Continuing our series on walking around the capital, in partnership with Walk London.
The Lea Valley Walk is a 50-mile route from Luton through east London and down to the Thames, following the course of the River Lea. An 18-mile stretch falls within London's boundaries and contains many highlights.
This is a path of ancient significance. The Lea (or Lee) marked the boundary between pre-Roman tribal territories. Later, its valley formed the frontier between Alfred The Great's land, and the Danelaw. In more recent times, it signified the transition between Middlesex and Essex, and still forms the boundary between Essex and Hertfordshire to the north.
The 18-mile London stretch can be tackled in one day by the moderately fit walker, or split into two comfortable strolls for the less energetic. The route starts in Waltham Abbey, reached from Waltham Cross station. Close by, you'll find the Lea Valley White Water Centre, an Olympic venue that'll open to the public later this month.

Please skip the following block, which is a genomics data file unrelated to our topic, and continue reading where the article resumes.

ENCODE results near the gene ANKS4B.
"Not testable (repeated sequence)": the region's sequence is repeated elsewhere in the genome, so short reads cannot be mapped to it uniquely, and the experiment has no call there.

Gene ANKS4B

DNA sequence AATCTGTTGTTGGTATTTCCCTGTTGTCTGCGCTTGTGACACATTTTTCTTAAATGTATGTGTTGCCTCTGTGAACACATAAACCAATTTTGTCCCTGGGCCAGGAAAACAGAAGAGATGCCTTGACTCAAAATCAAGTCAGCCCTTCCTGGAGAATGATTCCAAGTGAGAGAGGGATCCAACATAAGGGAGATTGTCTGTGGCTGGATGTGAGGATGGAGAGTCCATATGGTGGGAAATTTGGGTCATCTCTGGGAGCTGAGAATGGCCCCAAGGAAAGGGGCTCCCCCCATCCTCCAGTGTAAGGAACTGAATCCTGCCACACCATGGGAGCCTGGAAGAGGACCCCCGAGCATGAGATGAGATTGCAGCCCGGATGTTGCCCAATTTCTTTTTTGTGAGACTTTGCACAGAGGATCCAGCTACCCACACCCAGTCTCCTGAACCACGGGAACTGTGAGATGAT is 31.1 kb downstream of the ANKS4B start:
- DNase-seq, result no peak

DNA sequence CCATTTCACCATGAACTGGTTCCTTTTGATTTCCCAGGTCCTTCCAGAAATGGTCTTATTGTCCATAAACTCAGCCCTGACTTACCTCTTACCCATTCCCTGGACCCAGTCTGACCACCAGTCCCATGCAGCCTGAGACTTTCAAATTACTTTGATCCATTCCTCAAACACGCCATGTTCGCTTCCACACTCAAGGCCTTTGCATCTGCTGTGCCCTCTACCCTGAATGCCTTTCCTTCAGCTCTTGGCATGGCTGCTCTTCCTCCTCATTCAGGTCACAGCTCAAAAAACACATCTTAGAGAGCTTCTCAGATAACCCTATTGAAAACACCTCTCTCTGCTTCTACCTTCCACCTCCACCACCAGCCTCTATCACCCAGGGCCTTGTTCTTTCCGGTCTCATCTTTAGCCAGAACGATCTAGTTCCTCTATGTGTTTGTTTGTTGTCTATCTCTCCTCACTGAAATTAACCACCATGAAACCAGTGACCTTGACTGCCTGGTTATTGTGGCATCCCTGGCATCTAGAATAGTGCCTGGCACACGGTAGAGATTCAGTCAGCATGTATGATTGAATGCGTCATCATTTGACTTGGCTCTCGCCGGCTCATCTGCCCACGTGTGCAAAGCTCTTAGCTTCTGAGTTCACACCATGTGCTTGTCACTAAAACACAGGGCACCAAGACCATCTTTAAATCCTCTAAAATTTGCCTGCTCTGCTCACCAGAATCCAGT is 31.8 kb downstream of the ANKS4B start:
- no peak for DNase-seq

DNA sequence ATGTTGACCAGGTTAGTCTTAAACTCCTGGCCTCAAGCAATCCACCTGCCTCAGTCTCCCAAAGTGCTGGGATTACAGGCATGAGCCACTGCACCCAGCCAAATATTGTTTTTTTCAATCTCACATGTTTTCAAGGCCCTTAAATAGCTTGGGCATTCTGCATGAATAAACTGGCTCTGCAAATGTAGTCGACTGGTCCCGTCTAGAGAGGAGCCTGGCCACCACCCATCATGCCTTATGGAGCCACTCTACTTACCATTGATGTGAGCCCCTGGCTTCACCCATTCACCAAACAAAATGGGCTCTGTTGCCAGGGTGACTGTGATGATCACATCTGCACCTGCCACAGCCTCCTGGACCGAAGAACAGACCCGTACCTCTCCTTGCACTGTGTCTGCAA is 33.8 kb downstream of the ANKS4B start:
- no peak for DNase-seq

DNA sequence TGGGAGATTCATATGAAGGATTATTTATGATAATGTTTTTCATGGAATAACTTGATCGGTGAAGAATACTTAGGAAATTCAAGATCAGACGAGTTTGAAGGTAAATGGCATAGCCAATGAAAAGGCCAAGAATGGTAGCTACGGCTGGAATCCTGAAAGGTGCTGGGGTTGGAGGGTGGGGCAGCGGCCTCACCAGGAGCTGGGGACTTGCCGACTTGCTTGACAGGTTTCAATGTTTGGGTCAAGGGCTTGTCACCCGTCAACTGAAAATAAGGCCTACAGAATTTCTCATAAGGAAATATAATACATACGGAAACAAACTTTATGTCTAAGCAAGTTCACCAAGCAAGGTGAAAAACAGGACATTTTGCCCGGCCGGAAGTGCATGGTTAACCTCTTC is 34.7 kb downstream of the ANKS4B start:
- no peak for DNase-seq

The first stretch brings you into immediate contact with the Lea's industrial heritage. Traces of former munitions factories remain, including the Royal Gunpowder Mills, a sizeable area of natural parkland and historic buildings. As you head further south, through Tottenham and Walthamstow, the walk weaves among various water channels and passes over a number of locks. You'll spot further landmarks of industrial heritage, including the Markfield Beam Engine and Museum. You'll also discover the site of the first all-British powered flight.
The final stretches are dominated by the Olympic Park. The main stadium stands close to the Lea path, although diversions are in place until June 2011. Before continuing down to Bow Creek and the Thames, be sure to visit the charming Three Mills Island, which includes a mill museum (open for tours on Sunday afternoons) and a café.
A final 2.5-mile stretch passes away from the River Lea and down to the tip of the Isle of Dogs, where you can enjoy famous views of Greenwich. DLR connections will here take you south to Lewisham or north-west into the centre of London.
A guide to the Lea Valley Walk can be found on Walk London, with detailed maps on Walk4Life.